Fasting Blood Glucose
A method for finding out how much glucose (sugar) is in the blood. The
test can show if a person has diabetes. A blood sample is taken in a lab or
doctor's office. The test is usually done in the morning before the person
has eaten. The normal, nondiabetic range for blood glucose is from 70 to 110
mg/dl, depending on the type of blood being tested. If the level is over 140
mg/dl, it usually means the person has diabetes (except for newborns and
some pregnant women).
One of the three main classes of foods and a source of energy in the
body. Fats help the body use some vitamins and keep the skin healthy. They
also serve as energy stores for the body. In food, there are two types of
fats: saturated and unsaturated.
Saturated fats are solid at room temperature and come chiefly from animal
food products. Some examples are butter, lard, meat fat, solid shortening,
palm oil, and coconut oil. These fats tend to raise the level of cholesterol,
a fat-like substance in the blood.
Unsaturated fats, which include monounsaturated fats and polyunsaturated
fats, are liquid at room temperature and come from plant oils such as olive,
peanut, corn, cottonseed, sunflower, safflower, and soybean. These fats tend
to lower the level of cholesterol in the blood.
Another name for fat is lipid.
See also: Carbohydrate;
A basic unit of fats. When insulin levels are too low or there is not
enough glucose (sugar) to use for energy, the body burns fatty acids for
energy. The body then makes ketone bodies, waste products that cause the
acid level in the blood to become too high. This in turn may lead to ketoacidosis,
a serious problem.
See also: Diabetic
A substance found in foods that come from plants. Fiber helps in the
digestive process and is thought to lower cholesterol and help control blood
glucose (sugar). The two types of fiber in food are soluble and insoluble.
Soluble fiber, found in beans, fruits, and oat products, dissolves in water
and is thought to help lower blood fats and blood glucose (sugar). Insoluble
fiber, found in whole-grain products and vegetables, passes directly through
the digestive system, helping to rid the body of waste products.
First Phase Insulin
Release of insulin into the bloodstream from the beta cell
within a few minutes after the blood glucose level rises. It is thought that
this almost immediate release is due to release of insulin that was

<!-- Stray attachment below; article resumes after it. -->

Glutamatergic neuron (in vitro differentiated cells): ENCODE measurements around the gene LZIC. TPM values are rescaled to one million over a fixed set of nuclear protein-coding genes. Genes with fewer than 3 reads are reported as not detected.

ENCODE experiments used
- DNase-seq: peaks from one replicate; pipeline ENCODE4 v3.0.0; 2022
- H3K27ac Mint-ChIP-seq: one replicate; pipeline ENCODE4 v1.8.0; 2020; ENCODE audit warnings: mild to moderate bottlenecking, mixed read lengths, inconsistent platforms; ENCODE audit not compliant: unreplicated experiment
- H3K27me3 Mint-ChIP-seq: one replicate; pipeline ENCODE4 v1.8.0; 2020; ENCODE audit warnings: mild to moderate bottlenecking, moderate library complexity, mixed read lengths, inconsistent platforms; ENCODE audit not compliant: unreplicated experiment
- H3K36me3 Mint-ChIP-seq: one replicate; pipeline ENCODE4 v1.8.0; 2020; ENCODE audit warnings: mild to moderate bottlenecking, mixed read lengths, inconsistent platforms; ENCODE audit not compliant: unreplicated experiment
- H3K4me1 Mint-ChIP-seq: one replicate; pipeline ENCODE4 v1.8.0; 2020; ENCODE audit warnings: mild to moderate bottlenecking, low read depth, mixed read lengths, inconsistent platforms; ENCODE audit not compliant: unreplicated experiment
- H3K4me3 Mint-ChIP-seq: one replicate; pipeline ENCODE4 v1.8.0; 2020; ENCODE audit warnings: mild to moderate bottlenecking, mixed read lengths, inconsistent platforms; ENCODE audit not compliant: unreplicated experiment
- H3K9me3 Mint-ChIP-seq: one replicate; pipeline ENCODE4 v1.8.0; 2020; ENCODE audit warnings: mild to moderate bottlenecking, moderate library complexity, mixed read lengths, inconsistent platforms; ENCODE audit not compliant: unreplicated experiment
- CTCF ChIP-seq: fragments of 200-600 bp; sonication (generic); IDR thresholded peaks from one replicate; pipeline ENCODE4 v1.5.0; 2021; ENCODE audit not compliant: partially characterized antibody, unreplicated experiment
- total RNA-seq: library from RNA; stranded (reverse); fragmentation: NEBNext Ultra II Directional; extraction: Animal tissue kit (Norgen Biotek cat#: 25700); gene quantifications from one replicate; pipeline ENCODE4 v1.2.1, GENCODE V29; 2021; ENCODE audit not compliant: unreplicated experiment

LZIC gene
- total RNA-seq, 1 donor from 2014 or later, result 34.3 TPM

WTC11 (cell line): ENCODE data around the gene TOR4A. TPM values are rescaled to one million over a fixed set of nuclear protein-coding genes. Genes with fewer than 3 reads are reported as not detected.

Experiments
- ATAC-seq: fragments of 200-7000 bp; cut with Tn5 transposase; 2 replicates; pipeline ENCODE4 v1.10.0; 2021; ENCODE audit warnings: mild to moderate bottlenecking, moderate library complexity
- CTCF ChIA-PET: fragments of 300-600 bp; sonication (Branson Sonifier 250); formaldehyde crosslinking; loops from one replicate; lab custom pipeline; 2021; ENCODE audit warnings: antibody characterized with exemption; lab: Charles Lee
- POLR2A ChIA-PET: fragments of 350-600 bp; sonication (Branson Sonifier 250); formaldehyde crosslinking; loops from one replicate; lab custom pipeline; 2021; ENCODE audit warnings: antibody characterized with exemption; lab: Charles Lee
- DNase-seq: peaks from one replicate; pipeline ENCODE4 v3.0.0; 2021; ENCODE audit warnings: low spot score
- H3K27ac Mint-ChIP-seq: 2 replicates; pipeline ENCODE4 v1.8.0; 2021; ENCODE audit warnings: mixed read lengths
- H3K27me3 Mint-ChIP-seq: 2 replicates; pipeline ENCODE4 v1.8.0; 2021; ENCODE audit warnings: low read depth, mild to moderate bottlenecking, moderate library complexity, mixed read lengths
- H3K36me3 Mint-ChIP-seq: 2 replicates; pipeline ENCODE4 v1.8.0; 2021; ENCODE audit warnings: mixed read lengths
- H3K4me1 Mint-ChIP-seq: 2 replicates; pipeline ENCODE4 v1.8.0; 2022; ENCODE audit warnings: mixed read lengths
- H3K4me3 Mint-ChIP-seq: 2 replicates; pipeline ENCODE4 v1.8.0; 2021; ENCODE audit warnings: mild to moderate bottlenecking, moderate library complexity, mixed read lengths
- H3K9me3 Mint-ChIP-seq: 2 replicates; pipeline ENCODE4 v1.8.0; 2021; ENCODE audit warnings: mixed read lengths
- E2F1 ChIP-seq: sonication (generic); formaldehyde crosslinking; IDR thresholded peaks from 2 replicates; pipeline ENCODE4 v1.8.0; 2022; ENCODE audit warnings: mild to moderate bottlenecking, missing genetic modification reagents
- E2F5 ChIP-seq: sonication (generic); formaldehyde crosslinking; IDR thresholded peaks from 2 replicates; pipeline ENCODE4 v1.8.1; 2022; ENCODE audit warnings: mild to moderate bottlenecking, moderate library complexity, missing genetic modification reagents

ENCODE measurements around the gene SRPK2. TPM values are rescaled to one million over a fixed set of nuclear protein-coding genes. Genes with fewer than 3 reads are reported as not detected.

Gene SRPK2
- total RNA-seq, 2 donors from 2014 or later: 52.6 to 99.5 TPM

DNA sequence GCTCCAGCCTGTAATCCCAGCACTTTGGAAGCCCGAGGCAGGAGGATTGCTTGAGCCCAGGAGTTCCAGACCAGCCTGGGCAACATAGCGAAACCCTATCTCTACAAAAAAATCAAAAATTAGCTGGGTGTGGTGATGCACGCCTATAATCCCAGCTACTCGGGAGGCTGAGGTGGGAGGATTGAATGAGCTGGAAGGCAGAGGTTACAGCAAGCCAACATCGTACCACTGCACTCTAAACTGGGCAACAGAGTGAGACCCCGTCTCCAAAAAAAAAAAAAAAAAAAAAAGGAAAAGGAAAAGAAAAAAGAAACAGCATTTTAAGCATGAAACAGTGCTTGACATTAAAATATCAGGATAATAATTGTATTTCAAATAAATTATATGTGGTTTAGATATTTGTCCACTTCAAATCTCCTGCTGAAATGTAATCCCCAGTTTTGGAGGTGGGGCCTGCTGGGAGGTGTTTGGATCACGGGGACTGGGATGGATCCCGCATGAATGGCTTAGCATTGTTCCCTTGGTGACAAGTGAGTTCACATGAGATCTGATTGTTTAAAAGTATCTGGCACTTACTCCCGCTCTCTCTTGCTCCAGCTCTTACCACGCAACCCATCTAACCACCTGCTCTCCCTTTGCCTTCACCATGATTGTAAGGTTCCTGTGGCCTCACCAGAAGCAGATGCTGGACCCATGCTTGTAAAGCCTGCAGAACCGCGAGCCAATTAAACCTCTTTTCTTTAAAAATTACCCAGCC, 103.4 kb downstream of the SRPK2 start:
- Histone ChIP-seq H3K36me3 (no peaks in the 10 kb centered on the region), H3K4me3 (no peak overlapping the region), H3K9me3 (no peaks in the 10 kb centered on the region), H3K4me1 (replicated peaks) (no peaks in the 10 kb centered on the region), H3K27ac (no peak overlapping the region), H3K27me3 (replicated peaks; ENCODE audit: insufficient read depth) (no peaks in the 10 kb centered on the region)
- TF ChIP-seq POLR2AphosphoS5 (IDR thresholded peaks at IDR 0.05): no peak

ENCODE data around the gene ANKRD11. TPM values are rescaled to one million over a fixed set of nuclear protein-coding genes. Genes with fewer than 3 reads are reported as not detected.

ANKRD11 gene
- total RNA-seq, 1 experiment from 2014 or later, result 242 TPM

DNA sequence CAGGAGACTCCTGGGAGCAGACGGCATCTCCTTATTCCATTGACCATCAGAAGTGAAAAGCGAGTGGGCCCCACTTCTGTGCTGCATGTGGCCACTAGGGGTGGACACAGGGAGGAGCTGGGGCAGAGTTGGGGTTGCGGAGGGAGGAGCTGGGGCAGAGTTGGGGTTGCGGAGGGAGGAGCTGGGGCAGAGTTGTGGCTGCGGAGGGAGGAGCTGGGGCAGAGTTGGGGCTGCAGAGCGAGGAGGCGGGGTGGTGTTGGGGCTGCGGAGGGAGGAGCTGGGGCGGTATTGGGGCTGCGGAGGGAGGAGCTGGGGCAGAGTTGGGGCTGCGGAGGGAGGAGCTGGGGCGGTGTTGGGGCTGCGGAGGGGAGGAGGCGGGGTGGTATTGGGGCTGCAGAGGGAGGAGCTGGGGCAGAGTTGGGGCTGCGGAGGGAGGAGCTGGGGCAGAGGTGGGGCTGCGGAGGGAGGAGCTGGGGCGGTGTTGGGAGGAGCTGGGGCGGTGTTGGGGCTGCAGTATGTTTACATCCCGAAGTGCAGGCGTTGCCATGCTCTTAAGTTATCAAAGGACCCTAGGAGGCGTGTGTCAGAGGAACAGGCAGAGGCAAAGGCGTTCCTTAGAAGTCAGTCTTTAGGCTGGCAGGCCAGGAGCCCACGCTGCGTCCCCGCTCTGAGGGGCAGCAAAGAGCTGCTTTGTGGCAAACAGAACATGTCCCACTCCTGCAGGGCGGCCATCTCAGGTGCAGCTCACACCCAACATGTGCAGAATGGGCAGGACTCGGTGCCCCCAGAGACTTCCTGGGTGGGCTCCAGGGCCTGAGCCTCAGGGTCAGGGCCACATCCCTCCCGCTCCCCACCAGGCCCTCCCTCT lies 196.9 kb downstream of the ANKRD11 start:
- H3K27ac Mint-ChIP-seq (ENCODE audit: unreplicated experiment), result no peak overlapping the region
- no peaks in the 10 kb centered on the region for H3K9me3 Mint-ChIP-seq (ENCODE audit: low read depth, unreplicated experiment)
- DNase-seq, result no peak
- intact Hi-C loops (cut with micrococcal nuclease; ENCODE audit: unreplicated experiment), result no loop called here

previously manufactured, and was being stored in the beta cell.
See also: Second
Phase Insulin Release
A method of taking a picture of the flow of blood in the vessels of the
eye by tracing the progress of an injected dye.
Taking special steps to avoid foot problems such as sores, cuts,
bunions, and calluses. Good care includes daily examination of the feet,
toes, and toenails and choosing shoes and socks or stockings that fit well.
People with diabetes have to take special care of their feet because nerve
damage and reduced blood flow sometimes mean they will have less feeling in
their feet than normal. They may not notice cuts and other problems as soon
as they should.
Urine that a person collects for a certain period of time during 24
hours; usually from breakfast to lunch, from lunch to supper, from supper to
bedtime, and from bedtime to rising. Also called "block urine."
A term referring to the linking of blood sugar onto protein molecules in
the bloodstream. The fructosamine value depends upon the average blood sugar
level during the past three weeks. The fructosamine test could be viewed as
complementary to the glycohemoglobin, as the
two tests are different reflections of diabetes control: glycohemoglobin
looks back approximately eight to twelve weeks, and the fructosamine test
looks back about three weeks.
Note: the term fructosamine has nothing to do with the term
A type of sugar found in
many fruits and vegetables and in honey. Fructose is used to sweeten some
diet foods. It is considered a nutritive sweetener because it has calories.
Fundus of the Eye
See also: Glucose, Sugar.
The back or deep part of the eye, including the retina.
A test to look at the back area of the eye to see if there is any damage
to the vessels that bring blood to the retina. The doctor uses a device
called an ophthalmoscope to check the eye.